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, 110 (2), 188-99

Carfilzomib Reverses Pulmonary Arterial Hypertension

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Carfilzomib Reverses Pulmonary Arterial Hypertension

Xinhong Wang et al. Cardiovasc Res.

Abstract

Aims: Pulmonary arterial hypertension (PAH) remains a lethal disease with pronounced narrowing of pulmonary vessels due to abnormal cell growth. Agents that can reduce the pulmonary vascular thickness thus have therapeutic potential. The present study investigated the efficacy of carfilzomib (CFZ), a proteasome inhibitor and a cancer chemotherapeutic drug, on reversing PAH.

Methods and results: In two rat models of PAH, SU5416/hypoxia and SU5416/ovalbumin, CFZ effectively reversed pulmonary vascular remodelling with the promotion of apoptosis and autophagy. In human pulmonary artery smooth muscle cells, knocking down mediators of autophagy attenuated CFZ-induced cell death. The cell death role of autophagy was promoted by the participation of tumour protein p53-inducible nuclear protein 1. CFZ increased the protein ubiquitination, and siRNA knockdown of ubiquitin inhibited cell death, suggesting that CFZ-induced cell death is ubiquitin-dependent. Mass spectrometry demonstrated the ubiquitination of major vault protein and heat shock protein 90 in response to CFZ. The siRNA knockdown of these proteins enhanced CFZ-induced cell death, revealing that they are cell survival factors. CFZ reduced right-ventricular pressure and enhanced the efficacy of a vasodilator, sodium nitroprusside. While no indications of CFZ toxicity were observed in the right ventricle of PAH rats, apoptosis was promoted in the left ventricle. Apoptosis was prevented by dexrazoxane or by pifithrin-α without interfering with the efficacy of CFZ to reverse pulmonary vascular remodelling.

Conclusion: The addition of anti-tumour agents such as CFZ along with cardioprotectants to currently available vasodilators may be a promising way to improve PAH therapy.

Keywords: Apoptosis; Carfilzomib; Proteasome inhibitor; Pulmonary heart disease; Pulmonary hypertension.

Figures

Figure 1
Figure 1
CFZ reduces the wall thickness of remodelled pulmonary arteries (PAs) and promotes apoptosis without affecting normal PAs in SU5416/hypoxia model of PAH. (A) Schematics of CFZ treatment in a rat model of PAH induced by SU5416 and hypoxia. Rats were injected with SU5416 and exposed to hypoxia for 3 weeks, and then placed in normoxia for 5 weeks. Rats were then injected with 6 mg/kg body weight CFZ, twice per week for 2 weeks. The rats were sacrificed after 3 days of the last injection. (B) Representative H&E staining of small PAs (diameters ranging from 50 to 100 μm). Scale bars, 50 μm. Bar graphs represent means ± SEM of percent wall thickness. (C) Representative TUNEL assay results. Scale bars, 50 μm. The bar graph represents means ± SEM of percent TUNEL positive cells in the small PAs after subtracting the background staining that were found in control lungs. (D and E) PAs were surgically isolated from rats, homogenized, and subjected to western blotting for cleaved caspase-3 and Bcl-xL. Bar graphs represent means± SEM. *Values significantly different from each other at P< 0.05. (Control, n = 6; Control + CFZ, n = 6; PAH, n = 5; PAH + CFZ, n = 6).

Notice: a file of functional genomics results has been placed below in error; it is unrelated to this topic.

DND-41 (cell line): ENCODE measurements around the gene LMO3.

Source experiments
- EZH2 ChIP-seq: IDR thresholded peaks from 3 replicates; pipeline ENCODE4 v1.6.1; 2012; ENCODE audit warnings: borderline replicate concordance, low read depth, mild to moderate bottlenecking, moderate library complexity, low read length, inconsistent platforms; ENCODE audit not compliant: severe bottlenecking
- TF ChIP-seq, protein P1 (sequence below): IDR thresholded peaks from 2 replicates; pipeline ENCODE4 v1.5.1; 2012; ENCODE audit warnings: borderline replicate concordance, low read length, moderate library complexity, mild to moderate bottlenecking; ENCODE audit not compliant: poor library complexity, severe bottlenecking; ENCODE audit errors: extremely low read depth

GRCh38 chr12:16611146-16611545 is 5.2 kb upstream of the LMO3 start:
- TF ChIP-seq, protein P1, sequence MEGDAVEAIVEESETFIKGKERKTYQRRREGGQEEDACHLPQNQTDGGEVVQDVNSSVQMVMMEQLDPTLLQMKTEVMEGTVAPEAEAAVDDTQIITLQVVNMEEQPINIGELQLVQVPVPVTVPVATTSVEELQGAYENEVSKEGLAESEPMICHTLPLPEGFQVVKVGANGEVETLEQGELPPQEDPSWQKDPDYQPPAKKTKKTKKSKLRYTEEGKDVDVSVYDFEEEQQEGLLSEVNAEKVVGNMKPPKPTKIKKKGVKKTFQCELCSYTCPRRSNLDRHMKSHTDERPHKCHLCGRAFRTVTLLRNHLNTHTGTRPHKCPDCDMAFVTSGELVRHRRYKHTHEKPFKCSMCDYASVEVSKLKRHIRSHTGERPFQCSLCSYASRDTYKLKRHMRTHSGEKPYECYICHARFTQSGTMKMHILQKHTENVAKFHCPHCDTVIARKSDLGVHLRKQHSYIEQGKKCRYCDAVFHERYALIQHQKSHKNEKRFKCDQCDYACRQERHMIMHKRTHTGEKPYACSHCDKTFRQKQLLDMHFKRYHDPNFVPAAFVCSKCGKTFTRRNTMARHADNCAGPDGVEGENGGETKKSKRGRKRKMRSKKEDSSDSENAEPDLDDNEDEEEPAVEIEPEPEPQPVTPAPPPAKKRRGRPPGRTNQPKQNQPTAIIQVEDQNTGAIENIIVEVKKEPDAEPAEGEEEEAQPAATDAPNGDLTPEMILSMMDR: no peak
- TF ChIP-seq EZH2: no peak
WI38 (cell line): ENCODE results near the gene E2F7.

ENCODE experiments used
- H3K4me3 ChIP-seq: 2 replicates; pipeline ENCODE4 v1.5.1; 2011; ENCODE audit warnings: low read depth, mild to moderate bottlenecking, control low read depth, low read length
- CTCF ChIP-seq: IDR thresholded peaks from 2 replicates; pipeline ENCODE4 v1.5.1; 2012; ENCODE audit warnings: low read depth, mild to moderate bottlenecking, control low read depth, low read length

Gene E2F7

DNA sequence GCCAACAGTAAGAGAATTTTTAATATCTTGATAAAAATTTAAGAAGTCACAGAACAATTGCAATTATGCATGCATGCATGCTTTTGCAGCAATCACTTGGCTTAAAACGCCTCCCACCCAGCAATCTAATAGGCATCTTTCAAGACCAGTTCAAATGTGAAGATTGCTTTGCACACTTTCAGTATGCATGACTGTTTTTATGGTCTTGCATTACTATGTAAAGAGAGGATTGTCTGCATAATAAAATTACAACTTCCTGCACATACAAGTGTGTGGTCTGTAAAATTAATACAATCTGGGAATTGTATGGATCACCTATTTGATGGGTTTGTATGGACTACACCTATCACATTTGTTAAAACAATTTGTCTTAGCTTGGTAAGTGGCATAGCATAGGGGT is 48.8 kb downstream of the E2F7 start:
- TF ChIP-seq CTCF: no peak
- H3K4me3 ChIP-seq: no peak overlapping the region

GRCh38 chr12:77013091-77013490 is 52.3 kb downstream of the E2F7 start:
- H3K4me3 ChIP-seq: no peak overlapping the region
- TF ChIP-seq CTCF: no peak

Figure 2
Figure 2
CFZ induces autophagic cell death. (A and B) Pulmonary arteries (PAs) were surgically isolated from rats subjected to SU5416/hypoxia treatment with remodelled PA and from normal rats, homogenized, and subjected to western blotting analysis for LC3B-II and p62 expression. Bar graphs represent means ± SEM. *Values significantly different from each other at P< 0.05. (Control, n = 6; Control + CFZ, n = 6; PAH, n = 5; PAH + CFZ, n = 6). (C–E) HPASMCs were transfected with control siRNA and LC3B, AMPK or TP53INP1 siRNA. After 48 h, transfection medium were changed to starvation medium for 4 h, and then HPASMCs were treated with CFZ (0.3 μM) for 20 h. Bar graphs show the cell number determined by counting on a haemocytometer (LC3B siRNA, n = 6; AMPK siRNA, n = 4; TP53INP1, n = 4). *Values significantly different from each other at P< 0.05. (F) HPASMCs were treated with CFZ (0.3 μM) for 20 h, and cell lysates were immunoprecipitated (IP) with TP53INP1 antibody, followed by immunoblotting with the LC3B antibody. The bar graph represents means ± SEM. *Values significantly different from each other at P< 0.05(n = 3).
Figure 3
Figure 3